More than 550 people from around the world applied to attend Bejo’s Carrot Symposium in September 2017. In fact, so many people were interested in the event which had the theme of Taste, Health & Innovation that we had to split the event into two groups, with delegates from Eastern Europe and Asia attending on the first day, and those from the rest of the world (principally Western Europe, the Americas and Australasia) taking part on the second day.
The varied agenda on both days covered a range of topics, including global and regional supply and demand, the development of new marketing concepts, breeding and seed technology, agronomy and disease issues and even health benefits. Speakers from across the globe also provided an overview of carrot production in different regions, focusing on Israel, the United States of America, and Japan.
As you would expect, networking was also a key part of the day and the breaks were packed with people catching up with old acquaintances, making new contacts and discussing the presentations in more depth. Activities also spilled over the rest of Bejo’s annual Open Days, with carrot harvesting demonstrations and a carrot taste trial also being carried out on the Demo Fields, alongside demonstrations of the latest carrot varieties from our extensive global portfolio.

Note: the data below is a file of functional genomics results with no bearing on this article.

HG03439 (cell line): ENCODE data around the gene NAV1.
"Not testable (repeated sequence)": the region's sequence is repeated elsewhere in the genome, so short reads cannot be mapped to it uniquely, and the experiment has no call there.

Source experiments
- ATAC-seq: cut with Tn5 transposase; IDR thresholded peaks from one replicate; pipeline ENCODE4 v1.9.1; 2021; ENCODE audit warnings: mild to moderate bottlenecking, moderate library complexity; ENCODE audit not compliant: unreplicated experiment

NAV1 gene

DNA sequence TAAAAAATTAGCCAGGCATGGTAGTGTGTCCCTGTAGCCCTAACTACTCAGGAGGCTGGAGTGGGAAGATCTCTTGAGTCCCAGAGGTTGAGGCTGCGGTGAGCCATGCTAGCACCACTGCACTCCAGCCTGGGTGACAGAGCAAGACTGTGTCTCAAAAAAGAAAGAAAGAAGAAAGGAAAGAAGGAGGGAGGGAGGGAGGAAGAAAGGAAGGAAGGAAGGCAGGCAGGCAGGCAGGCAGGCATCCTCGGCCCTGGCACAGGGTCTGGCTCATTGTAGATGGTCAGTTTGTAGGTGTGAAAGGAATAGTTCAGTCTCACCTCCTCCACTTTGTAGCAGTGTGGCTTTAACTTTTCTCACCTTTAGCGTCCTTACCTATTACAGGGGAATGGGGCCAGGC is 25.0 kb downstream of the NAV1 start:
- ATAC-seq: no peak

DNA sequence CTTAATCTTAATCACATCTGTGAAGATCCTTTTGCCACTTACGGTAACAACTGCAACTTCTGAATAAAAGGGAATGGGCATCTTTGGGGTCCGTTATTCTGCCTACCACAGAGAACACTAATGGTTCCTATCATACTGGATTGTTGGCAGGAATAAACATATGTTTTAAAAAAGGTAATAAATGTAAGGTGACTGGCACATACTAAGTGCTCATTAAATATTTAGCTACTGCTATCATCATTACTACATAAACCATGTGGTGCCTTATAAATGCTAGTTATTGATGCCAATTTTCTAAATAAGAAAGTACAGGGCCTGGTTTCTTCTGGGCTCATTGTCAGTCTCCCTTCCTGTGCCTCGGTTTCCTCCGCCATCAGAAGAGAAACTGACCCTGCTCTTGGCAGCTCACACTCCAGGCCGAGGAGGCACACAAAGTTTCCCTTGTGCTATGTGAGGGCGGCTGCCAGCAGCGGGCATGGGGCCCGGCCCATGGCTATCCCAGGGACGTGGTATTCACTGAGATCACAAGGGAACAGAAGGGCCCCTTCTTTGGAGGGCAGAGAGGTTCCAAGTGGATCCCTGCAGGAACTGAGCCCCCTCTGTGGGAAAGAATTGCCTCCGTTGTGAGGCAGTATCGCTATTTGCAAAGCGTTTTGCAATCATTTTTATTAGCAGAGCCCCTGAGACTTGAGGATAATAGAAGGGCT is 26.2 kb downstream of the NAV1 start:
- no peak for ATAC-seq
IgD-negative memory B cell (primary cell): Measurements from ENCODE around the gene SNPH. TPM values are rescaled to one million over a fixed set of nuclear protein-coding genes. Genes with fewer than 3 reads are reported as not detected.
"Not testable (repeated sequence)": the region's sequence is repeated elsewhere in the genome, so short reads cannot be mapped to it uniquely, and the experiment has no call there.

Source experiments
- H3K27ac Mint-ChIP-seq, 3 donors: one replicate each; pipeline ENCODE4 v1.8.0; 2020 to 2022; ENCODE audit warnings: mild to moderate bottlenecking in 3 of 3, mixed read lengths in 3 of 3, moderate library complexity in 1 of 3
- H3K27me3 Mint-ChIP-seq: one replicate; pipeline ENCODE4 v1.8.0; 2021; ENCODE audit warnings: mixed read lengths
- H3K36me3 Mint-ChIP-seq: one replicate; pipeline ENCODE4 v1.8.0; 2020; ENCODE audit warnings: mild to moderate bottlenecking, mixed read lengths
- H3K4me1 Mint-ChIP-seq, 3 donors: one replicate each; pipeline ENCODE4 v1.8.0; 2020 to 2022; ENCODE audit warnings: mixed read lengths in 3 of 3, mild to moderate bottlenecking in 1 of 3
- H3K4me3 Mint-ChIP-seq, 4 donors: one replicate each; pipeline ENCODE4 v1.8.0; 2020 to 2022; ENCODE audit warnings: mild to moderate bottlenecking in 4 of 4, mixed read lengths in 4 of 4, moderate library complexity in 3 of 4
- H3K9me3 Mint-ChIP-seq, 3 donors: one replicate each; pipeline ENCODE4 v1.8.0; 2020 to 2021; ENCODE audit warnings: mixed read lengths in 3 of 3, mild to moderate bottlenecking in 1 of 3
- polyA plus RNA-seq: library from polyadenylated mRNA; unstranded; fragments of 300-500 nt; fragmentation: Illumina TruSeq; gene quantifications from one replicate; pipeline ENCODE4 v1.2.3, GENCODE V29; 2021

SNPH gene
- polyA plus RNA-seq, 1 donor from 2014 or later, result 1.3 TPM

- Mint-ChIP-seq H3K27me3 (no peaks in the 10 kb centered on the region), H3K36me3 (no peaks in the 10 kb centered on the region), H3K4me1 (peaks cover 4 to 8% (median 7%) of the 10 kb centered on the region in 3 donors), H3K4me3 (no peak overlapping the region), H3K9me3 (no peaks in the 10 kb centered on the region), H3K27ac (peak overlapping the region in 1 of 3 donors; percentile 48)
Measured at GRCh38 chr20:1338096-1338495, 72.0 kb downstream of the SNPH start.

Important vegetable globally
Carrots are one of the most important vegetable crops globally, with China producing the largest area (130,000 ha), followed by the United States (78,000 ha), Russia (25,000 ha) and Brazil (22,250 ha). As you would expect, with so many different types and varieties available, carrots are sold in a variety of different formats around the world. However, despite the diversity, Nantes types are the most popular representing 40% of total global production. Other types such as Imperator, Flakkee, Berlicum, Chantenay and Kuroda are particularly popular in different regions (such as Kuroda in Japan) or for different uses (such as Imperator and Berlicum types for processing.
Another reason for the diversity of carrot types and production methods is that they are almost unique in being a vegetable that can be used for every part of a meal, something that was demonstrated during the lunch break when carrot soup, carrot slaw and salad, and carrot cake were all available. With carrots also forming the basis of many juice drinks and or smoothies, they really are the most versatile food available.
Globally a third of all carrot production is exported, while for countries like the Netherlands, Israel and Denmark, up to half their total crop is sold abroad. Maintaining such markets require attention to detail at all stages of the growing and supply chain, beginning with seed quality and sowing the crop. “We don’t sell carrots, we sell reliability,” stressed Israeli Crop Consultant Amos Yeger, adding that most of the country’s exports are sold to Eastern Europe, and Russia in particular.
There is increasing interest in Imperator types in different regions around the world, but Canada and the United States of America are still the main market for this type of carrot. To cater for this market Bejo is working on a dedicated Imperator breeding program, alongside its other carrot breeding, which is being led by US-based breeder carrot breeder Rob Maxwell. “We have got the shape and the eating quality, but I want to improve disease resistance, especially given the growth in organic production that we are seeing,” he said. The program has led to a number of new varieties, with a number of new varieties, including four ‘cut and peel’ types due to be released commercially over the next two years.